Preparing for First Homes: Long term thinking is needed to make sure these homes help the people who need them most

A blog by Thomasin Renshaw, Development Director

When the Government announced the First Homes policy, Pocket Living welcomed the ambition. The premise of the policy is identical to what we have been doing for years, namely opening up homeownership to young middle earners by selling at a discount.

Along the way, we’ve learnt how to navigate the challenges many local authorities and developers will now be grappling with as they look to implement this policy. This is learning we want to share as we all work towards the same goal of ending the housing crisis.

It remains to be seen how the newly rebranded Department for Levelling Up, Housing and Communities chooses to take this policy forward. For now, it remains the direction of travel and provides an important opportunity to think about routes into homeownership and how these are reflected in local plans.

The first challenge when approaching discount sale is, of course, viability. At Pocket Living, our 20% discount and efficient design works for our customers but also allows us to deliver in a sustainable, additional way without grant funding. First Homes requires a minimum discount of 30%. In higher value areas and/or for larger homes, our analysis suggests that a deeper discount may be needed to make the homes accessible to local people on similar incomes when compared to other intermediate tenures, for example shared ownership.

As First Homes will be delivered as part of the affordable component of a traditional market-led scheme, the deeper the discount, the greater the need to cross subsidise from other tenures. While we know the demand is there for discount sale, when delivered through the cross-subsidy route, authorities will have to think carefully about what loses out.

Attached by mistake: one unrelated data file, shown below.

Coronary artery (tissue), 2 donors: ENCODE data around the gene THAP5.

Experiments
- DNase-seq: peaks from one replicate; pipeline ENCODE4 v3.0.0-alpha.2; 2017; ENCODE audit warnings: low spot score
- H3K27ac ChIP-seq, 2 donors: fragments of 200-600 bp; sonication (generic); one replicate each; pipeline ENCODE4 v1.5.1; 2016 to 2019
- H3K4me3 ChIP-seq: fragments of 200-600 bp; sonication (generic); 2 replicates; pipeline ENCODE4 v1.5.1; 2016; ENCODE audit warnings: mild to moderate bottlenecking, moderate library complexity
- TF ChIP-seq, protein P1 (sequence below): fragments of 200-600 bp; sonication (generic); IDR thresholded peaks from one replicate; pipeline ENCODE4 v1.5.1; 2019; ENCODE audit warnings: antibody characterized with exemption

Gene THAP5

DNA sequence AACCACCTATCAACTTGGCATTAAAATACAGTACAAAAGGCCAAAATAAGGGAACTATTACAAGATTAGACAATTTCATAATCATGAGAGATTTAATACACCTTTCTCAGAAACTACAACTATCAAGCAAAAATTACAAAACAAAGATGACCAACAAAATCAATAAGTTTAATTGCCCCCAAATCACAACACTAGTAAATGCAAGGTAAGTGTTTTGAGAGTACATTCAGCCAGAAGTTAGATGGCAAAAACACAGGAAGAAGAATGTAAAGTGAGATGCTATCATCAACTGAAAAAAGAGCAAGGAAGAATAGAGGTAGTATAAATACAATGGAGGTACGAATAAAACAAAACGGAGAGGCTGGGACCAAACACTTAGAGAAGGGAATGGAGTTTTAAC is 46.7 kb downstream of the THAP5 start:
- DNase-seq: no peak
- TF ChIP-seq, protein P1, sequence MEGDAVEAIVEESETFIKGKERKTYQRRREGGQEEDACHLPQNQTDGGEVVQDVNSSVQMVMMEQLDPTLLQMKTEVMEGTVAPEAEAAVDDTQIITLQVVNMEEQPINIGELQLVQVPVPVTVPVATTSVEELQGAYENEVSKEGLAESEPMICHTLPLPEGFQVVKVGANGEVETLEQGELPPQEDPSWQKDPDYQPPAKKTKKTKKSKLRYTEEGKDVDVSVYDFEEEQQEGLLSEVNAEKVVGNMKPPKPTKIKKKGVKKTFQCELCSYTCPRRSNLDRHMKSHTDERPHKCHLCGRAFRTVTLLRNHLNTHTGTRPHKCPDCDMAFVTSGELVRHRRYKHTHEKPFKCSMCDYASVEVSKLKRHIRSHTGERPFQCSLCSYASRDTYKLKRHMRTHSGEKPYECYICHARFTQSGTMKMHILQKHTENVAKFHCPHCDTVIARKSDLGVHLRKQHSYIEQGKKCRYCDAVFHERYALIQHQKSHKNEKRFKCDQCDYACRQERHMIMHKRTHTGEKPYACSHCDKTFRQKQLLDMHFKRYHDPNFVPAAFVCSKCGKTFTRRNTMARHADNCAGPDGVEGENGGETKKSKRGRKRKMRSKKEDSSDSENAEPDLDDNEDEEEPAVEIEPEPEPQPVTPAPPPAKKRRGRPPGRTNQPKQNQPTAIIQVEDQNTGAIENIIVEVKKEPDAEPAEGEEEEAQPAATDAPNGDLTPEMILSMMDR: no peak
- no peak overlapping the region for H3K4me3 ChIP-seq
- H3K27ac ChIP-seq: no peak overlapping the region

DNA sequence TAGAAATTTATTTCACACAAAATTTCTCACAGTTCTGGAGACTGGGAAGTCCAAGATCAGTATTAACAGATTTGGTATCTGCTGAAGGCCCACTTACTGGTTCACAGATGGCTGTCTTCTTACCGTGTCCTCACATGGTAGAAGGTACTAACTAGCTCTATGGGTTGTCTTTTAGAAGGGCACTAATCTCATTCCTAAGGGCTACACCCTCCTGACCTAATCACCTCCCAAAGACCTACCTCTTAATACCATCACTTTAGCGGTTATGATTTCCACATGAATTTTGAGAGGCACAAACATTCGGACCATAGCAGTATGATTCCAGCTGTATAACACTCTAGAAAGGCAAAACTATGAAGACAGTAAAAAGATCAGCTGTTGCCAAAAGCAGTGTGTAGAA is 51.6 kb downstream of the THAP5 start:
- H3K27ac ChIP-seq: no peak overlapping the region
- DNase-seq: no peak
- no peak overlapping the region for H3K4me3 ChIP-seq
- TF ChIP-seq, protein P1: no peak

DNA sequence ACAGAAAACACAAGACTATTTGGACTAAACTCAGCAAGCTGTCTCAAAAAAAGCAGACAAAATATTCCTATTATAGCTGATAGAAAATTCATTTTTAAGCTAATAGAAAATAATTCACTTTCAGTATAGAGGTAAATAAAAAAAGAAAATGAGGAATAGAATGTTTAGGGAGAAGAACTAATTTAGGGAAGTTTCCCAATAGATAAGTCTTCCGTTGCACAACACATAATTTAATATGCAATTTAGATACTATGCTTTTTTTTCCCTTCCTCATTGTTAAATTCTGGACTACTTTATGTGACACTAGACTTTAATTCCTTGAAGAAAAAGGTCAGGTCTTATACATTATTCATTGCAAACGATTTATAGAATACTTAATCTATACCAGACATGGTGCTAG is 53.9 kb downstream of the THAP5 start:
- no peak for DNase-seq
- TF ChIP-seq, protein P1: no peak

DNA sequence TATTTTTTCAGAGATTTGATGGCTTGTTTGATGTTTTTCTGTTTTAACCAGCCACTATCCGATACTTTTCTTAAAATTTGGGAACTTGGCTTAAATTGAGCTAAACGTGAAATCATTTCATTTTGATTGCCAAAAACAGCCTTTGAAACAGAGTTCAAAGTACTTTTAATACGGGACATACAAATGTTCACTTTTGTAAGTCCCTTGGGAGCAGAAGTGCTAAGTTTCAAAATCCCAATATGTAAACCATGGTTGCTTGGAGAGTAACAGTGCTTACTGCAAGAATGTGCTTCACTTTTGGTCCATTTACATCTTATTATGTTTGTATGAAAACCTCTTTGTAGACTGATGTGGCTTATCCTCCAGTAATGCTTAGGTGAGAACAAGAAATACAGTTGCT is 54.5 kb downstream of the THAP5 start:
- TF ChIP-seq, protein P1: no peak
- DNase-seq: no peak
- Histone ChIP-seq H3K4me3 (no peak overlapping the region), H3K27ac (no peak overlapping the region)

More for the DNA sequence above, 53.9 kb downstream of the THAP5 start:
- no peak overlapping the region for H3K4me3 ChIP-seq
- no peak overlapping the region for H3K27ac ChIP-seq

Once the homes have been built, for First Homes or any discount sale product to work, affordability needs to be meaningfully locked in and steps taken to ensure that homes stay in the hands of people who need them most. At Pocket Living, this means we play a comprehensive administration role, covering:

  1. Determining eligibility for the homes so they are sold to the people who will most benefit from them;
  2. Monitoring who lives in the homes and subletting – running an annual verification process of our homes to ensure that they do not become sources of profit; and
  3. Overseeing the onward sale of homes when people are ready to move on – ensuring that again the homes are sold to local people they can most help.

To deliver this, we have delivered and perfected a sophisticated system of management and found innovative ways to streamline the process via our Pocket App. We have learnt and iterated our approach based on years of experience and understanding our current and prospective buyers.

For us, this is something we see as essential to our mission to help first time buyers navigate the housing ladder. But as First Homes is implemented, questions will have to be asked about who leads the effort to keep these homes affordable and helping those who need them most?

A First Home cannot just be built and then left, it should represent an ongoing commitment to affordability and to the buyers who have taken their first step on the housing ladder. When incorporating this tenure into local plans, we need to be thinking longer term, about management and monitoring as much as delivery.

If you’d like to chat to us about this policy and how it can be implemented, email community@pocketliving.com and we’d be happy to talk.

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